Real Estate Glossary

What's a Forfeiture ?

Forfeiture is a legal term for the loss of property or rights due to failure to meet some obligation or condition. Forfeiture can happen in different ways but usually happens as a penalty for not complying with the terms of a legal agreement, such as a contract.

A common example of forfeiture in the real estate context is when a property is purchased under a land contract (also known as a contract for deed), where a buyer makes payments to the seller over a period of time but fails to meet the agreed-upon terms of the contract. In this case, the seller has the right to forfeit the property, and take back possession, they also may keep the payments that were made so far.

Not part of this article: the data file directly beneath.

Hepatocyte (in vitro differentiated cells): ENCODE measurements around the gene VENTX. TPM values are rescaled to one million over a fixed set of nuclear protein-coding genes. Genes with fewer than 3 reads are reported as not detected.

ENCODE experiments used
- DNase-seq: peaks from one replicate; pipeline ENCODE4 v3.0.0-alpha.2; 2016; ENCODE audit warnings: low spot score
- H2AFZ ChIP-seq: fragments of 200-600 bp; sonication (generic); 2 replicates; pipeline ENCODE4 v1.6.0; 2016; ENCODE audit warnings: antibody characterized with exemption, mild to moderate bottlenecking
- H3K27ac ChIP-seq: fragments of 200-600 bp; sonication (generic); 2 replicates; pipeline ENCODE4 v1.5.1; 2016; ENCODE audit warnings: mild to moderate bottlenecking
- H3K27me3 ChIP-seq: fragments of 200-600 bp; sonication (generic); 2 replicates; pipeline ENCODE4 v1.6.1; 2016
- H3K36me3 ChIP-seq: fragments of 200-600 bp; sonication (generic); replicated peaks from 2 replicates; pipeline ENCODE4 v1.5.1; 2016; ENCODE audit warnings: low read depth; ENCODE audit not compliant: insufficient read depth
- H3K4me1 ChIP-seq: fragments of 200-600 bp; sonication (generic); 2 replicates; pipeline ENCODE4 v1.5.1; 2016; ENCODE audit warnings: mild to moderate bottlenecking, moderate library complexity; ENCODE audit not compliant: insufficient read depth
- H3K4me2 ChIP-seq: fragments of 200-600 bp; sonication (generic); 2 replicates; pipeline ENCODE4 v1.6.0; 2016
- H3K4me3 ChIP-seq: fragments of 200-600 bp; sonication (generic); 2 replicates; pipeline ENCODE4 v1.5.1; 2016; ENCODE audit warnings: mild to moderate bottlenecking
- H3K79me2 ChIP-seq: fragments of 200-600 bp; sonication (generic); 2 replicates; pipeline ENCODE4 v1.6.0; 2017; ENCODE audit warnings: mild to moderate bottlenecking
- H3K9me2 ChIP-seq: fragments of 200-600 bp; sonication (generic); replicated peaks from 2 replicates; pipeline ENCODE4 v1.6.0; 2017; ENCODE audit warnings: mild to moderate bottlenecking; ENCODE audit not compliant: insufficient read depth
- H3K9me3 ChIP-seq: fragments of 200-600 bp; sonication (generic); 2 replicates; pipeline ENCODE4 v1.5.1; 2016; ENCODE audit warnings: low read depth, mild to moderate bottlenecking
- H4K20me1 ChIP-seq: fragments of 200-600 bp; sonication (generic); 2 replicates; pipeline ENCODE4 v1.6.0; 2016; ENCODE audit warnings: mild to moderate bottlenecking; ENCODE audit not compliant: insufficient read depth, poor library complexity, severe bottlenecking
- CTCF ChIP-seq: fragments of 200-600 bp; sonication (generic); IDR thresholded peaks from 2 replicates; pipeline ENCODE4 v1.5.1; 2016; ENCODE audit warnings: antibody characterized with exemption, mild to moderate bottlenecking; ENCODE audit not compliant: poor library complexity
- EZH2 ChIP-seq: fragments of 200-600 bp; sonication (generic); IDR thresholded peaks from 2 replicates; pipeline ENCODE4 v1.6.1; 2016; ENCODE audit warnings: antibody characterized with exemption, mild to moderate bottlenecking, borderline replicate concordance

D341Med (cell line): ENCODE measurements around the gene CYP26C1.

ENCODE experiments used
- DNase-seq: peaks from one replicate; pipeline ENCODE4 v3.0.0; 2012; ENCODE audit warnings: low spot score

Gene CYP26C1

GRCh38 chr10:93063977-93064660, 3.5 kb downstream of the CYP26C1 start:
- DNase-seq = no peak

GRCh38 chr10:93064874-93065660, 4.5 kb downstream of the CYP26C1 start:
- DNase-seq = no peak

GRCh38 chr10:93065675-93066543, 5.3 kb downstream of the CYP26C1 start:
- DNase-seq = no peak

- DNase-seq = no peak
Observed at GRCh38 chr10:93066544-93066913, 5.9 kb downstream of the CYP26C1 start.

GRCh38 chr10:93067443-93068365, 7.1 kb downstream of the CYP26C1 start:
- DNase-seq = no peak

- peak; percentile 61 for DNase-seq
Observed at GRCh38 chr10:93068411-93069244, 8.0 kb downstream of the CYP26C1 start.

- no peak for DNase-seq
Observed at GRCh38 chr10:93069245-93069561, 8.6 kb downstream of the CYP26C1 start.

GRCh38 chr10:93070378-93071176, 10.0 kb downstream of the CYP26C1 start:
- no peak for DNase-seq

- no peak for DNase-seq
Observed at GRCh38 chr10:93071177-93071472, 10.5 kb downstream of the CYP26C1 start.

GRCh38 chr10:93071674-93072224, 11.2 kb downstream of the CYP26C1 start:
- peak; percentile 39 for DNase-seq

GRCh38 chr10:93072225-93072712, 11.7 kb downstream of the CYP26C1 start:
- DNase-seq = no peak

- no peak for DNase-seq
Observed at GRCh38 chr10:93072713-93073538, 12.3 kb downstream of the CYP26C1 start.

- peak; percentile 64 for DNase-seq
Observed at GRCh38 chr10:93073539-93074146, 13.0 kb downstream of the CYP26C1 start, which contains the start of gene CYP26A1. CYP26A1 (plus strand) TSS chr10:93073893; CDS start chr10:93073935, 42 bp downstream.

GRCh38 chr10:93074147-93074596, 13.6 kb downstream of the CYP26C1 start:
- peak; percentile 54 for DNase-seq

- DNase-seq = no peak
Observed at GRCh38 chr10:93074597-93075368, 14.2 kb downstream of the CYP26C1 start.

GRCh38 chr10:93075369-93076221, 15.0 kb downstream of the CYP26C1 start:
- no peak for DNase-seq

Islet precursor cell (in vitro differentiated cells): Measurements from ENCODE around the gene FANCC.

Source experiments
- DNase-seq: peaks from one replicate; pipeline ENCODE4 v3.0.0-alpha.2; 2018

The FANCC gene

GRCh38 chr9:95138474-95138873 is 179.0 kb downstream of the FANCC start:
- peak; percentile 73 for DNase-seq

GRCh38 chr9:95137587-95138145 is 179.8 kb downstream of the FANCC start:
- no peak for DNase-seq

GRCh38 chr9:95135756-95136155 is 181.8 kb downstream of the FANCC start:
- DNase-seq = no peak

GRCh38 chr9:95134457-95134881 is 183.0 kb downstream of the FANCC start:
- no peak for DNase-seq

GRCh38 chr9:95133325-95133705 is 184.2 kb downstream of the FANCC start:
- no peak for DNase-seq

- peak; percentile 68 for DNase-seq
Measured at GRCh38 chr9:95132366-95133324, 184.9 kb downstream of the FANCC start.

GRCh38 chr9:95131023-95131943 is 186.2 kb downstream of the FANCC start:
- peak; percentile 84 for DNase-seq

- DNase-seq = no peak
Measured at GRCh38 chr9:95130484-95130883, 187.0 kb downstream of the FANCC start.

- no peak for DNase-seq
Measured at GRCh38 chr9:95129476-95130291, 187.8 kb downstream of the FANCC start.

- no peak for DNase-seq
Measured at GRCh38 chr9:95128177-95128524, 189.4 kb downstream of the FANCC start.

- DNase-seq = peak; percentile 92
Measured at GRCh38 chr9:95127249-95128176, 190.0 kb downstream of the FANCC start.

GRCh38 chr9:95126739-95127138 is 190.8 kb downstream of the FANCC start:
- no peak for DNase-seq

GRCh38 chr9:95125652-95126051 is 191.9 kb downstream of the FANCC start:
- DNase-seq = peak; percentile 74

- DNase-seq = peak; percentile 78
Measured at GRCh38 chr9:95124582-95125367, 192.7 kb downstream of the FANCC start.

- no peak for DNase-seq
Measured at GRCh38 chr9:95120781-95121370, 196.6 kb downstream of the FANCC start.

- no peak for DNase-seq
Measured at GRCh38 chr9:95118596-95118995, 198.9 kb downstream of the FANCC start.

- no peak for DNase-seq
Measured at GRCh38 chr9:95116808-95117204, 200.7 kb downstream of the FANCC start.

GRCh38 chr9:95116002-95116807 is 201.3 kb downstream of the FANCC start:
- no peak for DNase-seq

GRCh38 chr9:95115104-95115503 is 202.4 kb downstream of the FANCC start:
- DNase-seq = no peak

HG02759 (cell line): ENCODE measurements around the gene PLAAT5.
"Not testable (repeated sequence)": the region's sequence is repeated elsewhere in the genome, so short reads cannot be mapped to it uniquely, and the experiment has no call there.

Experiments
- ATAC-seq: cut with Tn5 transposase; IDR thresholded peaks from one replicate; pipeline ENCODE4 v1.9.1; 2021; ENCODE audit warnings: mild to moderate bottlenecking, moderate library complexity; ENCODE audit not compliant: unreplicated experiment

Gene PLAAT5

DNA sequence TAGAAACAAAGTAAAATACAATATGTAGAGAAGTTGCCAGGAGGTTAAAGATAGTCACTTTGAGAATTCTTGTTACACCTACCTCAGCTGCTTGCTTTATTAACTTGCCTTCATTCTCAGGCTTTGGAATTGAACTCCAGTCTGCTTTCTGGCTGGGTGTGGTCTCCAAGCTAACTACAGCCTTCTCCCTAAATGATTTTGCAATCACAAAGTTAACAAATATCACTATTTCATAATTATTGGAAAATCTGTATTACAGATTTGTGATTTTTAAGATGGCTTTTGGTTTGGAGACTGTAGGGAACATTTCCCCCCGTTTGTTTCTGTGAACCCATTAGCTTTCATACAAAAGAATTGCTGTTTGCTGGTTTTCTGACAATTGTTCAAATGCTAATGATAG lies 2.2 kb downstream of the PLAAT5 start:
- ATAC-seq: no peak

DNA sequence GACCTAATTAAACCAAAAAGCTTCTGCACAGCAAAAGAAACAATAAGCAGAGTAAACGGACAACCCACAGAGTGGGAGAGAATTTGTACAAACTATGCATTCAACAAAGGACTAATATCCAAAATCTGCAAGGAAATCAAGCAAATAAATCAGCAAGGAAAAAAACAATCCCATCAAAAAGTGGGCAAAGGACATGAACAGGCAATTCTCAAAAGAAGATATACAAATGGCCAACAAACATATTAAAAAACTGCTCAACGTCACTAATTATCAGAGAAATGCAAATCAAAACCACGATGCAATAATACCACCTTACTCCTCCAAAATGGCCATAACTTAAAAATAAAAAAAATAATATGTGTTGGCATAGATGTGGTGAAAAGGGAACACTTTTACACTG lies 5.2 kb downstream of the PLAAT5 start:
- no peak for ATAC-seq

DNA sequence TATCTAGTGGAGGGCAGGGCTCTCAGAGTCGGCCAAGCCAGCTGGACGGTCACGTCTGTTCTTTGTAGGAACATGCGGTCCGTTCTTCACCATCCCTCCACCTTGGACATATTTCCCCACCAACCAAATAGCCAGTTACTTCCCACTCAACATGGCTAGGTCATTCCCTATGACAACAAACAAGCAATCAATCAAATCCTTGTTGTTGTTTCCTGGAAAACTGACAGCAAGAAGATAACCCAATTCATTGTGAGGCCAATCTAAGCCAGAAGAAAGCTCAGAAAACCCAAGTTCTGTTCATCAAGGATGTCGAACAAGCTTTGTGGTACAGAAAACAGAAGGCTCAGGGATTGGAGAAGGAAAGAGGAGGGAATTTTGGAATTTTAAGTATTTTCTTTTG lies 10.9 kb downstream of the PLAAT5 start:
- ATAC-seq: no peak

Another example could be in commercial leases, where if a tenant breaches the lease agreement, the landlord can terminate the lease and regain possession of the property. This can also be included in specific conditions like not paying rent or taxes on time, or not performing necessary repairs.

It's important to be aware that both Forbearance and Forfeiture are serious legal actions that can have significant consequences for both the borrower and the lender, and they should be used as a last resort after all other options have been exhausted.